An early partnership with DoorDash boosted Nimbus Kitchen right out of the gate, but the nascent ghost kitchen operator has plans to keep expanding in New York before covering the East Coast and, eventually, drifting westward.

Nimbus CEO Camilla Opperman

Compared to other ghost kitchens focusing on retail partnerships, filling their bays with franchised brands or getting into the business of food production, Nimbus has a three-pronged business model focused on hourly users, local restaurants and programming to attract foot traffic from the surrounding neighborhood. The goal is building spaces where you can still pick up or have food delivered like any ghost kitchen, but where you can also sit down with friends and experience up-and-coming culinary concepts.

This differentiated-yet-digestible template is partially the brainchild of co-founder and CEO Camilla Opperman who doesn’t have a traditional hospitality background, but was an early employee at Away, the online luggage company with a close-to-the-consumer distribution model.

Opperman always knew she wanted to start her own business and, because she loved running a late-night snack shack during her college days, she eventually left Away and focused on building a hospitality brand of her own. That led her to begin searching “high and low” throughout New York City for a kitchen space to get started.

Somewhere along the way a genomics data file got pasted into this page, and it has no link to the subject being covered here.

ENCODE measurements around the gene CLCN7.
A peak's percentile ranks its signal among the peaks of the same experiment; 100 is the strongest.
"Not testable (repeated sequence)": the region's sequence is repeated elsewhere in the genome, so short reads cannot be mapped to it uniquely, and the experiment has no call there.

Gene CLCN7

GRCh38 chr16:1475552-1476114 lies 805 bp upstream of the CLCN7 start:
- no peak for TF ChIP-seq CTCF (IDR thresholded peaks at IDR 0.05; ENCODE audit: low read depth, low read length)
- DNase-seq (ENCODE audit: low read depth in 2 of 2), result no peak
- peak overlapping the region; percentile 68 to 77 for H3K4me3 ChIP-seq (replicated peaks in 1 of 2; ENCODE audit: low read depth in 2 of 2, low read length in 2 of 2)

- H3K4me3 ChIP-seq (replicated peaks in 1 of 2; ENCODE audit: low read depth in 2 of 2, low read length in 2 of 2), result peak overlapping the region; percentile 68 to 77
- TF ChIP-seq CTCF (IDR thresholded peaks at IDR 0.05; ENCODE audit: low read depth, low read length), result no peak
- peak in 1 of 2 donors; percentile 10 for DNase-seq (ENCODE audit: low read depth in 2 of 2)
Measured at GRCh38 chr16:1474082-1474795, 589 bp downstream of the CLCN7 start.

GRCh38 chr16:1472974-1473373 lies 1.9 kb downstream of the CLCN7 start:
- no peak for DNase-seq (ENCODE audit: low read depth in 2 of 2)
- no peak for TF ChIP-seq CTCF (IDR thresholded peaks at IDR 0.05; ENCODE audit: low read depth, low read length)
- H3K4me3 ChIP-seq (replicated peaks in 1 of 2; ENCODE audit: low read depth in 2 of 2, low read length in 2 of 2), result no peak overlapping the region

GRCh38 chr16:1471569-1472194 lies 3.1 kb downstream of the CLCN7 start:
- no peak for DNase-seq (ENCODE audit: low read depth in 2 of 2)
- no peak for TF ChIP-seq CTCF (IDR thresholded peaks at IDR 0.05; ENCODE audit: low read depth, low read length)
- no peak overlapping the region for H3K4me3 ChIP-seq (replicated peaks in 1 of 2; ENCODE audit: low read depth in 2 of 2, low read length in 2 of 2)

That quest was both more and less fruitful than envisioned. She was aware of CloudKitchens and what she characterized as its expensive rent structure, even though it didn’t have space in New York at the time. She was also dismayed by both long- and short-term shared kitchens that seemed operationally inefficient or required long-term leases that weren’t a fit for a business idea that wasn’t even fully formed.

“There’s gotta be something in between,” Opperman thought at the time. “But I realized there wasn’t, so I came up with this crazy idea of starting Nimbus, candidly, a business I had no business getting into.”

Cafe and dining space

While she’s quick to list the challenges in ghost kitchens, from finding just-right real estate to fundraising and municipal approvals, she soon realized her supply chain experience at Away was more beneficial than anticipated. She began to exclusively focus on building a ghost kitchen company that brought kitchens closer to the consumer, but didn’t have the flagship rental rates or long-term commitments of other options on the market.

“I worked in distribution and fulfillment specifically, so I was going around opening these warehouses around the country that were supposed to be as close to the end consumer as possible to make sure that [Away’s] suitcases could get to the customer as cheaply as possible,” she said. “That same model is exactly what we’re doing with Nimbus, but instead of shipping suitcases, we’re producing food and trying to get it to those end consumers as quickly as possible.”